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PLoS One. 2012;7(10):e47127. doi: 10.1371/journal.pone.0047127. Epub 2012 Oct 11.

Promoter variation and transcript divergence in Brassicaceae lineages of FLOWERING LOCUS T.

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  • 1National Key Laboratory of Crop Genetic Improvement, Huazhong Agricultural University, Wuhan, People's Republic of China.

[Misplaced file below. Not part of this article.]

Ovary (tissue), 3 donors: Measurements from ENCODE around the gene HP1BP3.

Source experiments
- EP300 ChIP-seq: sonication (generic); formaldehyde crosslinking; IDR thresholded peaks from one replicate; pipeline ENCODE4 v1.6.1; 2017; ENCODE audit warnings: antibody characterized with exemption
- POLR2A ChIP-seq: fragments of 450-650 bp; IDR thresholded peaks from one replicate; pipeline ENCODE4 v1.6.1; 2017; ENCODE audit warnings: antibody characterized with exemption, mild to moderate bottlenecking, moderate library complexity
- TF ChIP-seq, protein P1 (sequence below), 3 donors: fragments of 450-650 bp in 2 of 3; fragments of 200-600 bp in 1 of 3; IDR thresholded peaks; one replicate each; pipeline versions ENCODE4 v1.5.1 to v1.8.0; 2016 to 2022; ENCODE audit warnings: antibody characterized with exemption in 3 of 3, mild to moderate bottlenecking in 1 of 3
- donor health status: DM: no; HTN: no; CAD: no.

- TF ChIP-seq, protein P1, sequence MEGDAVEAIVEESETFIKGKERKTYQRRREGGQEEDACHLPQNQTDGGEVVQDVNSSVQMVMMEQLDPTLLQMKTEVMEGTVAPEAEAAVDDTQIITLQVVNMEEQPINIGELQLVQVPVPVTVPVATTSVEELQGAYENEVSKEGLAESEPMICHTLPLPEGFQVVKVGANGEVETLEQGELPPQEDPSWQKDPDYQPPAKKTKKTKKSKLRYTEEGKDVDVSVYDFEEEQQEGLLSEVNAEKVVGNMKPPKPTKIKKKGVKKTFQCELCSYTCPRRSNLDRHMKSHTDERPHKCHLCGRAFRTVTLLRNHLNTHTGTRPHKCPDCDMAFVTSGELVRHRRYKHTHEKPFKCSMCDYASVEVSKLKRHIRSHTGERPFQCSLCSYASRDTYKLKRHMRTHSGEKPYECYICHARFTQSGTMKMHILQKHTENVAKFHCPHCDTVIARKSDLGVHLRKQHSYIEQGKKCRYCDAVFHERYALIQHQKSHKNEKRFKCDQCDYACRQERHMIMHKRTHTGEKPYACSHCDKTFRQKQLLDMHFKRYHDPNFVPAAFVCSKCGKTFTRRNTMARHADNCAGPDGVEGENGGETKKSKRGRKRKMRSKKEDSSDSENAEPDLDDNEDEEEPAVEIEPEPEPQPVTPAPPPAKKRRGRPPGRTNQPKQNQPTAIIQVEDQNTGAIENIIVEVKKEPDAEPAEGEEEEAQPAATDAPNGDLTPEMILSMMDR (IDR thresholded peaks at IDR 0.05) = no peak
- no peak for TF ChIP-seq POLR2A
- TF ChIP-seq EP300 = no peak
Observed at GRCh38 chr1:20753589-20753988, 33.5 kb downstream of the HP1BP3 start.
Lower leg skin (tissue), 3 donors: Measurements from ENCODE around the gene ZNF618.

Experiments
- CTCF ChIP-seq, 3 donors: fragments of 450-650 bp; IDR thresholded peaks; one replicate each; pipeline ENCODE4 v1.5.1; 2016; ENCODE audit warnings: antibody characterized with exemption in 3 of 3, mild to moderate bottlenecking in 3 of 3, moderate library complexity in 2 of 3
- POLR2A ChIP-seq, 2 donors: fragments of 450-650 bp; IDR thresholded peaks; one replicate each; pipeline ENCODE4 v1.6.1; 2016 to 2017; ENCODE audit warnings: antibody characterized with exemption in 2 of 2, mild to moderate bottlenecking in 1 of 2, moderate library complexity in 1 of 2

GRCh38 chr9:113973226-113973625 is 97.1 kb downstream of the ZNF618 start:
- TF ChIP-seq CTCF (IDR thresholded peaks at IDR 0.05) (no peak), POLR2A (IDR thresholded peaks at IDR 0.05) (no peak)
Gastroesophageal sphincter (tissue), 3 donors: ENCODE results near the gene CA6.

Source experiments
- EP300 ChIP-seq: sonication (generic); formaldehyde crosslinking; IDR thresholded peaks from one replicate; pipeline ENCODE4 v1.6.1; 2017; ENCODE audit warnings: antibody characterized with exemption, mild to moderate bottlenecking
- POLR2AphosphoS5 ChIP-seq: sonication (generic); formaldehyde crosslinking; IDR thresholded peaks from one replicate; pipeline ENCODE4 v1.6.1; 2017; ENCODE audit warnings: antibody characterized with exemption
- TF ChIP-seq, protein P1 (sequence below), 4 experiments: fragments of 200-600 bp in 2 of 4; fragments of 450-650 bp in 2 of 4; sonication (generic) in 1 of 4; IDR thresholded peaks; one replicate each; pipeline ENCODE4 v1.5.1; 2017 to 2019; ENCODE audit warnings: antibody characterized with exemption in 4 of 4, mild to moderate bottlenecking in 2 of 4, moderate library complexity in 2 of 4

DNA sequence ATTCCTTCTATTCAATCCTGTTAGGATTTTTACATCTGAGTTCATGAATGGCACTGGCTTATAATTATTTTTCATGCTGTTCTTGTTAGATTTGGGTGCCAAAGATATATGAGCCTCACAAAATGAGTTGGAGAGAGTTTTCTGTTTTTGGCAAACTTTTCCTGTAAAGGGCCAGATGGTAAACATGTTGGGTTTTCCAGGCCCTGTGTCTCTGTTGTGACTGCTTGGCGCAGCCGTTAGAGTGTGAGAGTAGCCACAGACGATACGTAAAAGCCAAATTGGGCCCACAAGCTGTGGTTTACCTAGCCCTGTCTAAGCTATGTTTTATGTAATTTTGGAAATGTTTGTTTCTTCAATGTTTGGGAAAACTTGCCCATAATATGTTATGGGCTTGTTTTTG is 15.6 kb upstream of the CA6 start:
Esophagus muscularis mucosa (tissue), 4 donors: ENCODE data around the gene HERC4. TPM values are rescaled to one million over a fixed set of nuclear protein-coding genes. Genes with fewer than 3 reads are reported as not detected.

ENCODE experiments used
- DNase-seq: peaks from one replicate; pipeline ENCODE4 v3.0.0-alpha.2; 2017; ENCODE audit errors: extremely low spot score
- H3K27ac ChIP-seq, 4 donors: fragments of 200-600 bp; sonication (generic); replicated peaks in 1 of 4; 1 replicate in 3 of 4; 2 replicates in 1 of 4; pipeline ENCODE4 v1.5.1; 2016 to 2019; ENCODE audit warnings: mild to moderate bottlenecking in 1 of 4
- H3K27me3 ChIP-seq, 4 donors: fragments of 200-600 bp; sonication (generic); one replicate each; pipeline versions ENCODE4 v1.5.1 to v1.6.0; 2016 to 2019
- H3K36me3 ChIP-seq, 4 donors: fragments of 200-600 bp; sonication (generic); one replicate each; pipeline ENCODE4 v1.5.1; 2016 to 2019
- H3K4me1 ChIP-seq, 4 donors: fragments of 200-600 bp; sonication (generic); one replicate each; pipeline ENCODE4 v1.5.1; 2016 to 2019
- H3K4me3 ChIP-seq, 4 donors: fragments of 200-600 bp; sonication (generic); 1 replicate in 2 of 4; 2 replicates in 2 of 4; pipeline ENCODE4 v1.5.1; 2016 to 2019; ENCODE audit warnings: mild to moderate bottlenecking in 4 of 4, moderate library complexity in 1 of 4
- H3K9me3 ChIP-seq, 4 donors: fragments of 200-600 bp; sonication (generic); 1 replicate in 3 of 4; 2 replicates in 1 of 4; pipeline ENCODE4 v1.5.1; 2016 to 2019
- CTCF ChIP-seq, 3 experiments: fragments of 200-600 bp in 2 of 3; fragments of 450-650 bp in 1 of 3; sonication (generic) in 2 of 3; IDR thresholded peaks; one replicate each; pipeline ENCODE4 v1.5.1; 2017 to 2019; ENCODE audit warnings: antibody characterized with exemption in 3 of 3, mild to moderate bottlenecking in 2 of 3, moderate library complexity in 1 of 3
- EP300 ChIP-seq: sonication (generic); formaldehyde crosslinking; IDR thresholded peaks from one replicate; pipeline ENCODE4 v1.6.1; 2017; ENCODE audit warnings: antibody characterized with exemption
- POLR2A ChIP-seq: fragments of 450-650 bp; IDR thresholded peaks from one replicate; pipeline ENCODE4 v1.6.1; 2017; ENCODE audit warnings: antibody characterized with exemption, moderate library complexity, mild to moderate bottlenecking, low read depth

Brassica napus (AACC, 2n = 38), an oil crop of world-wide importance, originated from interspecific hybridization of B. rapa (AA, 2n = 20) and B. oleracea (CC, 2n = 18), and has six FLOWERING LOCUS T (FT) paralogues. Two located on the homeologous chromosomes A2 and C2 arose from a lineage distinct from four located on A7 and C6. A set of three conserved blocks A, B and C, which were found to be essential for FT activation by CONSTANS (CO) in Arabidopsis, was identified within the FT upstream region in B. napus and its progenitor diploids. However, on chromosome C2, insertion of a DNA transposable element (TE) and a retro-element in FT upstream blocks A and B contributed to significant structural divergence between the A and C genome orthologues. Phylogenetic analysis of upstream block A indicated the conserved evolutionary relationships of distinct FT genes within Brassicaceae. We conclude that the ancient At-α whole genome duplication contributed to distinct ancestral lineages for this key adaptive gene, which co-exist within the same genus. FT-A2 was found to be transcribed in all leaf samples from different developmental stages in both B. rapa and B. napus, whereas FT-C2 was not transcribed in either B. napus or B. oleracea. Silencing of FT-C2 appeared to result from TE insertion and consequent high levels of cytosine methylation in TE sequences within upstream block A. Interestingly, FT-A7/C6 paralogues were specifically silenced in winter type B. napus but abundantly expressed in spring type cultivars under vernalization-free conditions. Motif prediction indicated the presence of two CO protein binding sites within all Brassica block A and additional sites for FT activation in block C. We propose that the ancestral whole genome duplications have contributed to more complex mechanisms of floral regulation and niche adaptation in Brassica compared to Arabidopsis.

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